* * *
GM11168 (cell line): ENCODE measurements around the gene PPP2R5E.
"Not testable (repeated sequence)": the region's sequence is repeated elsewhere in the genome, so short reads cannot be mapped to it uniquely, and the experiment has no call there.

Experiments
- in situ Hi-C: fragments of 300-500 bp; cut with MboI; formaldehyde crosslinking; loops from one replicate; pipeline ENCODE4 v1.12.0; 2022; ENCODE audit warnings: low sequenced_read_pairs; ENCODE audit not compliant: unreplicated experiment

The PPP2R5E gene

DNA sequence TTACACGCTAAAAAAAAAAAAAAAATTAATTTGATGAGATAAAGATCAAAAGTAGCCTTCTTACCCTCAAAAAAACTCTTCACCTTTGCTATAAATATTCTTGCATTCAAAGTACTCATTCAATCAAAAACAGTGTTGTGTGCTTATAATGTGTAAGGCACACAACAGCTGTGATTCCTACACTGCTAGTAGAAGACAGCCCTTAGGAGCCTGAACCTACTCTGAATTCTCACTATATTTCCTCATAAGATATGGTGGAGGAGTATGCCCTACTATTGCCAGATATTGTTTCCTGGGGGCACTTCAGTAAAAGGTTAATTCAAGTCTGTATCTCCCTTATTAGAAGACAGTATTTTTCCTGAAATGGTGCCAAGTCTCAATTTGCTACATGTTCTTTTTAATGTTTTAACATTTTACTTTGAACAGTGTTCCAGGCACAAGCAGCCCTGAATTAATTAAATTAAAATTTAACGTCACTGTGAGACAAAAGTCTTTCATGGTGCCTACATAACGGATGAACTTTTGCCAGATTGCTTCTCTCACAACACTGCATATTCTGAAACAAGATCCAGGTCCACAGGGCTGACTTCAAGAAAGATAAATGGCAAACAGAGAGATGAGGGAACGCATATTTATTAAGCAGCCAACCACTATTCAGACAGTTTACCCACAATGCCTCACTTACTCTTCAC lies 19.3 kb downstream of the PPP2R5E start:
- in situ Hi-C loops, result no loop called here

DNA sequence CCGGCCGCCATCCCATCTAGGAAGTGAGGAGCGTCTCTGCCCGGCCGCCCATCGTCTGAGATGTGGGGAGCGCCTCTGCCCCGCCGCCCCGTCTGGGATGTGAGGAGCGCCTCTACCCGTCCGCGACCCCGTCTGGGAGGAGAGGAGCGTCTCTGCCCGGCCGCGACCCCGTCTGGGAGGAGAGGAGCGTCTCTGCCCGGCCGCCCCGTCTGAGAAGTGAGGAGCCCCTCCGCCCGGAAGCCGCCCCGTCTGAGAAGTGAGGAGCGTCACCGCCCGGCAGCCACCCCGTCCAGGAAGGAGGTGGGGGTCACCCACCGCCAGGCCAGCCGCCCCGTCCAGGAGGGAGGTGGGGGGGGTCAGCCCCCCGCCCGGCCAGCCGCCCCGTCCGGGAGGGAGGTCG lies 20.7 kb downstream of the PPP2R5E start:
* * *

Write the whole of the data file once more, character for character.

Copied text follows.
GM11168 (cell line): ENCODE measurements around the gene PPP2R5E.
"Not testable (repeated sequence)": the region's sequence is repeated elsewhere in the genome, so short reads cannot be mapped to it uniquely, and the experiment has no call there.

Experiments
- in situ Hi-C: fragments of 300-500 bp; cut with MboI; formaldehyde crosslinking; loops from one replicate; pipeline ENCODE4 v1.12.0; 2022; ENCODE audit warnings: low sequenced_read_pairs; ENCODE audit not compliant: unreplicated experiment

The PPP2R5E gene

DNA sequence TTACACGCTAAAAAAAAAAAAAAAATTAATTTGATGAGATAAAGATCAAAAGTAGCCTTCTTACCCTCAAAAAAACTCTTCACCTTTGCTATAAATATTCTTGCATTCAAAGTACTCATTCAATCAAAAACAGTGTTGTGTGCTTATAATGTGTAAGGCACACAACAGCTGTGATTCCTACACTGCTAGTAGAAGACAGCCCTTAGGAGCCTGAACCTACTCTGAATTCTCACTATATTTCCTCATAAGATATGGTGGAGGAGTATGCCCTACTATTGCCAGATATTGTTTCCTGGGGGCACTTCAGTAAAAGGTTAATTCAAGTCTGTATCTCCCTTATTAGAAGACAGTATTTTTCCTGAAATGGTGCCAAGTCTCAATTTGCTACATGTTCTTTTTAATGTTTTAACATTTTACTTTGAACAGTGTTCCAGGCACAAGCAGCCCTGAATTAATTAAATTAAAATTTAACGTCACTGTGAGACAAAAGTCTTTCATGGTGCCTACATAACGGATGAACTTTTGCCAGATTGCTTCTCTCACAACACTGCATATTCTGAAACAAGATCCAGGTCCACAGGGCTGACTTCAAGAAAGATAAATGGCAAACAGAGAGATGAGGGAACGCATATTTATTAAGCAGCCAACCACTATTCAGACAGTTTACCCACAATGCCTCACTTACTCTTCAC lies 19.3 kb downstream of the PPP2R5E start:
- in situ Hi-C loops, result no loop called here

DNA sequence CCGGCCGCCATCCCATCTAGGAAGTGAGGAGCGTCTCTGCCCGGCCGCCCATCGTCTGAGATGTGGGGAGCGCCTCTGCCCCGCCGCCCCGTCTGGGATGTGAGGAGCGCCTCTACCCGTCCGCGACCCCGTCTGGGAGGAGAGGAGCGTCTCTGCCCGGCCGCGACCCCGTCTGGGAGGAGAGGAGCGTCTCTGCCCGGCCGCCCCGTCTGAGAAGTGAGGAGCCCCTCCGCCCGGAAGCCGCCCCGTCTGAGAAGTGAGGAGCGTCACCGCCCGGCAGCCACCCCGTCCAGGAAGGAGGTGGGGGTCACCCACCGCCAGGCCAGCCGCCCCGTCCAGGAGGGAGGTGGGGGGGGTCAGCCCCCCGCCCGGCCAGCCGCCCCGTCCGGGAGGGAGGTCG lies 20.7 kb downstream of the PPP2R5E start: